Following statements made by Prof. Sir Tim Hunt, a Nobel prize-winning scientist of the University College London, in South Korea that female scientists “fall in love” with their male counterparts and “cry” on occasions, the university authorities have said his resignation was the proper thing to do.
According to Prof. Michael Arthur, president of the UCL, he identifies with the personal difficulty Sir Tim is passing through following his ordeal and the general backlash that attended his remarks, but that he would not be reinstated to continue with his honorary appointment at the university any longer.
Prof. Arthur said Tim’s statement struck “a discordant note” with professional lab scientists, and that Tim’s statement was not in line with the university’s ideal of celebrating women in labs and making science a welcome experience for them.
The UCL president further noted that Tim’s offer of resignation was his personal choice, and then that was the most honorable thing to do in the circumstance. Although several voices had urged him to reinstate Tim, some others advised him against it because it would send the wrong message.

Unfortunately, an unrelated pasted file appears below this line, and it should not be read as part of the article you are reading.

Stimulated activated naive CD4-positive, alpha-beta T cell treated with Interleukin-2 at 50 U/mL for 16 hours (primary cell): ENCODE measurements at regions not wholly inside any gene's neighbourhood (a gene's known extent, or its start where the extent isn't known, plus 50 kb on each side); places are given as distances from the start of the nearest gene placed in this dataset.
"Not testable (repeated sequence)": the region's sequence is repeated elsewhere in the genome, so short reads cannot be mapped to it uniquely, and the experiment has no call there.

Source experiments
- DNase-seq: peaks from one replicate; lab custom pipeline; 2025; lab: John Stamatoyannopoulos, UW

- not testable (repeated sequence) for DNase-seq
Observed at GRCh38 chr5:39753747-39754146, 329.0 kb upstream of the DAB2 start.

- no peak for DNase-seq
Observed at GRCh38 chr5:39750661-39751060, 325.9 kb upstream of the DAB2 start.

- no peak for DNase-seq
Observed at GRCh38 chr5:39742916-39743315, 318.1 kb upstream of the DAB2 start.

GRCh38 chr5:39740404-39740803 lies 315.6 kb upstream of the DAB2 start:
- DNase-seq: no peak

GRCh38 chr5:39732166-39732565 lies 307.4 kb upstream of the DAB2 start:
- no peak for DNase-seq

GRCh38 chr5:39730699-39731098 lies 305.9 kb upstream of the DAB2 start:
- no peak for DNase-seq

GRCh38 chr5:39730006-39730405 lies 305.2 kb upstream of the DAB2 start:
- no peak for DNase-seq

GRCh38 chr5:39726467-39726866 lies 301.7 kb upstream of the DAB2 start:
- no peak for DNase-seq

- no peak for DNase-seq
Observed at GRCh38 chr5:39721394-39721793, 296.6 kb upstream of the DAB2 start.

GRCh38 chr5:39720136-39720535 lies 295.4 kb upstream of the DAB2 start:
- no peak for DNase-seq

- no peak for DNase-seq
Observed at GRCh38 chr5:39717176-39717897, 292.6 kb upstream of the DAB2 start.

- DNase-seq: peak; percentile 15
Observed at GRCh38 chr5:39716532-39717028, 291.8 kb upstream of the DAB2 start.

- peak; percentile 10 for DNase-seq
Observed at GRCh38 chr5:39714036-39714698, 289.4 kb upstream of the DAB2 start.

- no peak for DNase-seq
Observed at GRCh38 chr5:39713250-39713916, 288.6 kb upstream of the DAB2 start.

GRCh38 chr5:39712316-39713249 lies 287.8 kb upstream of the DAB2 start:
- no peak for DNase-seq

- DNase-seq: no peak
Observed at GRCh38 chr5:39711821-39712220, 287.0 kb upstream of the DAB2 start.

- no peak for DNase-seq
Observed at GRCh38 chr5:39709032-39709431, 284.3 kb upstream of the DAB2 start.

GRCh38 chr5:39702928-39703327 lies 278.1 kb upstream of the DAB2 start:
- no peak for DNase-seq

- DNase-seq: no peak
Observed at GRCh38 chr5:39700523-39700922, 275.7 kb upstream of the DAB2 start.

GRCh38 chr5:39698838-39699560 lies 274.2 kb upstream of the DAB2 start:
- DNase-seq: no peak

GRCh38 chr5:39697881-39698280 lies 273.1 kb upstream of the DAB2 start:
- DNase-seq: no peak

“Our view is that reversing that decision would send entirely the wrong signal and I have reason to believe that Sir Tim would also not want that to happen,” Arthur said.
Prof. Richard Dawkins, an evolutionary biologist and author said those criticizing Sir Tim are only witch-hunting him, and that they do far worse.
According to Prof. Arthur, a distinguished professor on an honorary appointment with a university is supposed to bring honor to the university system and to himself; and even though Sir Tim had expressed regrets over his remarks, his apology does not detract from his reputation in any way.
But then, “they do contradict the basic values of UCL – even if meant to be taken lightly – and because of that I believe we were right to accept his resignation,” Arthur said, saying the university remains committed to upholding gender equality and support for women in science.